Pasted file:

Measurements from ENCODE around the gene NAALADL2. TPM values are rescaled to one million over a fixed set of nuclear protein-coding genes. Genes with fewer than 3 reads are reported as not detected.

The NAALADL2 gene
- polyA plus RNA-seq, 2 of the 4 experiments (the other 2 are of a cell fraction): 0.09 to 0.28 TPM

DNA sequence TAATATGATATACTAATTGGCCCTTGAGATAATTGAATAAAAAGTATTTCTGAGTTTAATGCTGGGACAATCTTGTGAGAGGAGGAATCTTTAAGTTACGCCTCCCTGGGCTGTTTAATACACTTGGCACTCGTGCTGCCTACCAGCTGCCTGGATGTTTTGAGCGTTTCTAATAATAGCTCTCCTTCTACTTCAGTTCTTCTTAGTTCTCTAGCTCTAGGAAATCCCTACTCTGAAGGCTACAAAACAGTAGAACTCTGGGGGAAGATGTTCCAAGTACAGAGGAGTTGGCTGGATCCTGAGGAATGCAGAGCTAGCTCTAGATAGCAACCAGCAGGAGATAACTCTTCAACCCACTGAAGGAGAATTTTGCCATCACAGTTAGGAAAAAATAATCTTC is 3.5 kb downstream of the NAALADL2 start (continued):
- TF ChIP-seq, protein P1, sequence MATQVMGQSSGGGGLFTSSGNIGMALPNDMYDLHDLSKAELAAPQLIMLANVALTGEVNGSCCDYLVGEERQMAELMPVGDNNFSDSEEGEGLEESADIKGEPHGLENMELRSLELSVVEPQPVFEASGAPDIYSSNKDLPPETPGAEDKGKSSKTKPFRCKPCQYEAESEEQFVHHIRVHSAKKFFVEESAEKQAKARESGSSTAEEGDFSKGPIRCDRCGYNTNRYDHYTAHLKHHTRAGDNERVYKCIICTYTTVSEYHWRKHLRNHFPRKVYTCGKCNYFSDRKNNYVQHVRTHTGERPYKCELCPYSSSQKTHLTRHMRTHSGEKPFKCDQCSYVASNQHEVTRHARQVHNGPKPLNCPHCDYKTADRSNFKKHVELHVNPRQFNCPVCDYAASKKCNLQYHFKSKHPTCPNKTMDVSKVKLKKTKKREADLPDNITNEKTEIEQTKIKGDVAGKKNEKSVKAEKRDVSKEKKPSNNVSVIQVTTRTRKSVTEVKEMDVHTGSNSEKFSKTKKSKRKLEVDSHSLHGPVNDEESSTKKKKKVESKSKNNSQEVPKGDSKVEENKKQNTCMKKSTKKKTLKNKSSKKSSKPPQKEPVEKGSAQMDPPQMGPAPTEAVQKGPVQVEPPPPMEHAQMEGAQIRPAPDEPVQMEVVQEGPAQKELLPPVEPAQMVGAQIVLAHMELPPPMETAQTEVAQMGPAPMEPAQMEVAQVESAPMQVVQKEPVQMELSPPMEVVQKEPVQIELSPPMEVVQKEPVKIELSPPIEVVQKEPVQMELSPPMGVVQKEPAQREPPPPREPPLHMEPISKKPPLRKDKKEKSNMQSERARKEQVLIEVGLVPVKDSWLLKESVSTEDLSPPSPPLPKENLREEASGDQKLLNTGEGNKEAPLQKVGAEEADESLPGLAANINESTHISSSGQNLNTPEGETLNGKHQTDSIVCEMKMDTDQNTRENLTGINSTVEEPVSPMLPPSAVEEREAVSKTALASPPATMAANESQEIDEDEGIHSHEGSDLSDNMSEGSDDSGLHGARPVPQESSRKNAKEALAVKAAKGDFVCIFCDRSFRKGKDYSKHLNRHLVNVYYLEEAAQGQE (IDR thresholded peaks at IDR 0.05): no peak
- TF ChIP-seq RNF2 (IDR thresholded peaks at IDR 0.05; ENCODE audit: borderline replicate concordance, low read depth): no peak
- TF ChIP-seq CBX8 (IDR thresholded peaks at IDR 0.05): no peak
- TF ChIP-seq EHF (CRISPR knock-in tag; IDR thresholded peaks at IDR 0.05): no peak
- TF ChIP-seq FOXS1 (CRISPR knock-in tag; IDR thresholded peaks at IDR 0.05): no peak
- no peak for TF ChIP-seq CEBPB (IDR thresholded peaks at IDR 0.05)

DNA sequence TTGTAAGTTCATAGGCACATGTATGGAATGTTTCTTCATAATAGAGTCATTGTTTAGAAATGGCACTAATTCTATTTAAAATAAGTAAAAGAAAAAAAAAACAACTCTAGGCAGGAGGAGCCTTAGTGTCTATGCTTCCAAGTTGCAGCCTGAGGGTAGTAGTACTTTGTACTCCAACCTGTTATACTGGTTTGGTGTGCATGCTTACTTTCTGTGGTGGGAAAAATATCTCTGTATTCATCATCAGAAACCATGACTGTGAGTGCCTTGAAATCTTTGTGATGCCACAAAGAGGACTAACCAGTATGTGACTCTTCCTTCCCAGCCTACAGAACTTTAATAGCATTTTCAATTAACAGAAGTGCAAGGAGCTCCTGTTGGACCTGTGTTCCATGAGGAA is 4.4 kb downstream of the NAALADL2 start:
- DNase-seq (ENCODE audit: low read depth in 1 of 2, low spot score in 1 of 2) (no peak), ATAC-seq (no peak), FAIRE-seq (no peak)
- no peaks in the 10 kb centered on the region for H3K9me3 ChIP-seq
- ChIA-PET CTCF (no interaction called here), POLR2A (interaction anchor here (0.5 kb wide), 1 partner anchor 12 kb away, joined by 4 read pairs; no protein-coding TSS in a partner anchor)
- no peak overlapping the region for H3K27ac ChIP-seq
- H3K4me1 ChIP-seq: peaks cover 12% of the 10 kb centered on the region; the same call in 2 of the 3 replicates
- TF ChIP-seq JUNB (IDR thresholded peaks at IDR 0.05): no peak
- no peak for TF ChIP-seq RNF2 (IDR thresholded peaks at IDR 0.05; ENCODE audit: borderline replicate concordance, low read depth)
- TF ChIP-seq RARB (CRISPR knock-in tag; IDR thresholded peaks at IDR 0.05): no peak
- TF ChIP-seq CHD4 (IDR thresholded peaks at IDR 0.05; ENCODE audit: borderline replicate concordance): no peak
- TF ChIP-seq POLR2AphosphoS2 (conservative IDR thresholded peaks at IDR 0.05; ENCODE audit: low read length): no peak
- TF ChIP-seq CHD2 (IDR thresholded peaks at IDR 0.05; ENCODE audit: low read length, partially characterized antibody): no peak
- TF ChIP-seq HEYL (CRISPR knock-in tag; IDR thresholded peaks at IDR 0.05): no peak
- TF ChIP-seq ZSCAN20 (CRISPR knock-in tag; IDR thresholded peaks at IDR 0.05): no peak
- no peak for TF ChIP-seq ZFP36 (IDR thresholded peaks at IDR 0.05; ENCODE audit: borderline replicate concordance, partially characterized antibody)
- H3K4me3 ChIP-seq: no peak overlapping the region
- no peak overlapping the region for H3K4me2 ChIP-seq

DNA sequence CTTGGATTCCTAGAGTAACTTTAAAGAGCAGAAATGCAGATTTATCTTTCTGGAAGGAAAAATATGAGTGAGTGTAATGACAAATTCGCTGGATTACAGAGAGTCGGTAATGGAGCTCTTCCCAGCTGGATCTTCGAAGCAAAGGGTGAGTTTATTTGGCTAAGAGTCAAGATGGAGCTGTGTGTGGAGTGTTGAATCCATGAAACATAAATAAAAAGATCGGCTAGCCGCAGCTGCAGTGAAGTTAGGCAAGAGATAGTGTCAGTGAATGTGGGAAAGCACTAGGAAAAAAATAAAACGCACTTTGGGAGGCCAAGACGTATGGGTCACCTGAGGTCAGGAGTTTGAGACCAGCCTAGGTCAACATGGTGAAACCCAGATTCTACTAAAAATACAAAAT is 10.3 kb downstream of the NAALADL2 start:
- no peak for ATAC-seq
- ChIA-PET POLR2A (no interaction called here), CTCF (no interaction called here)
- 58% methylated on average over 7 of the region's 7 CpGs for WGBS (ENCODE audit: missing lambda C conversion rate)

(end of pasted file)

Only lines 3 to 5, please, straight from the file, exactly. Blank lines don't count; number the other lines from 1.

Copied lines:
- polyA plus RNA-seq, 2 of the 4 experiments (the other 2 are of a cell fraction): 0.09 to 0.28 TPM

DNA sequence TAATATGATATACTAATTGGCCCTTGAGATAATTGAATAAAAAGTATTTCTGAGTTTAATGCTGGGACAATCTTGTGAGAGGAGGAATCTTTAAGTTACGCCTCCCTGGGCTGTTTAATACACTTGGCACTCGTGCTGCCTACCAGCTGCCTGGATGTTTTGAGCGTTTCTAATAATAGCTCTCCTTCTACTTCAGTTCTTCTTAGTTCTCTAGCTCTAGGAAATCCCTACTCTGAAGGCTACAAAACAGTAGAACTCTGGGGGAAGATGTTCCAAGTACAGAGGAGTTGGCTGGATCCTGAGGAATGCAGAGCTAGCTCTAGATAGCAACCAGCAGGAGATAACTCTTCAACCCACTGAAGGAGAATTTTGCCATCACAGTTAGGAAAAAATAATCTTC is 3.5 kb downstream of the NAALADL2 start (continued):
- TF ChIP-seq, protein P1, sequence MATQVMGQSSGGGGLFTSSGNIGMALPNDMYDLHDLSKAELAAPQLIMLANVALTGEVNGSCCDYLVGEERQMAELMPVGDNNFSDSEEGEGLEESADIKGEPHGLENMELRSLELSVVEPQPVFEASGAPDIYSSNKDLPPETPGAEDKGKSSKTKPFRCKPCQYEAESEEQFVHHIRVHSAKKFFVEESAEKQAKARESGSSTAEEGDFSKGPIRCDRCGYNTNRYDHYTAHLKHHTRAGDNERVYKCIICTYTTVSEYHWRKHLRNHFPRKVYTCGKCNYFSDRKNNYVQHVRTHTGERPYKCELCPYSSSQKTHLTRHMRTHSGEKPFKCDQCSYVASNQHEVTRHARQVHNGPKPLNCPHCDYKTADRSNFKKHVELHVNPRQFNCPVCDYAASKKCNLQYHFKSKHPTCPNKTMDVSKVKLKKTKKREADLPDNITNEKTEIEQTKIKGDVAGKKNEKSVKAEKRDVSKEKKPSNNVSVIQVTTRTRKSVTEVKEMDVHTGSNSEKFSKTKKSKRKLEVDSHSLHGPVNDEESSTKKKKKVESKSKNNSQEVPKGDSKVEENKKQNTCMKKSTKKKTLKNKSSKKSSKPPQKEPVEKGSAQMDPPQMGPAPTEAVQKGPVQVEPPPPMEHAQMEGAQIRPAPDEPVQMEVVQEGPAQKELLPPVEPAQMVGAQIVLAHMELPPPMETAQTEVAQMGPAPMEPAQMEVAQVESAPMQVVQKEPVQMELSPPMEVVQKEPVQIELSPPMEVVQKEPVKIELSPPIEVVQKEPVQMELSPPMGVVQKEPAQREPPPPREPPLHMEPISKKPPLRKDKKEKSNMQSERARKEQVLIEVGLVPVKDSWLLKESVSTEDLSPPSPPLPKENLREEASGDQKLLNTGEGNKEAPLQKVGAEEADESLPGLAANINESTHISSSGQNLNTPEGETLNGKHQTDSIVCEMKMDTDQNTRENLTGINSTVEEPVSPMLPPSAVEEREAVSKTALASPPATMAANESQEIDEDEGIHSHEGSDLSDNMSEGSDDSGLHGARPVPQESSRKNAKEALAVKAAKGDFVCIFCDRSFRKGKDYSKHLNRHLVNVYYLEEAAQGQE (IDR thresholded peaks at IDR 0.05): no peak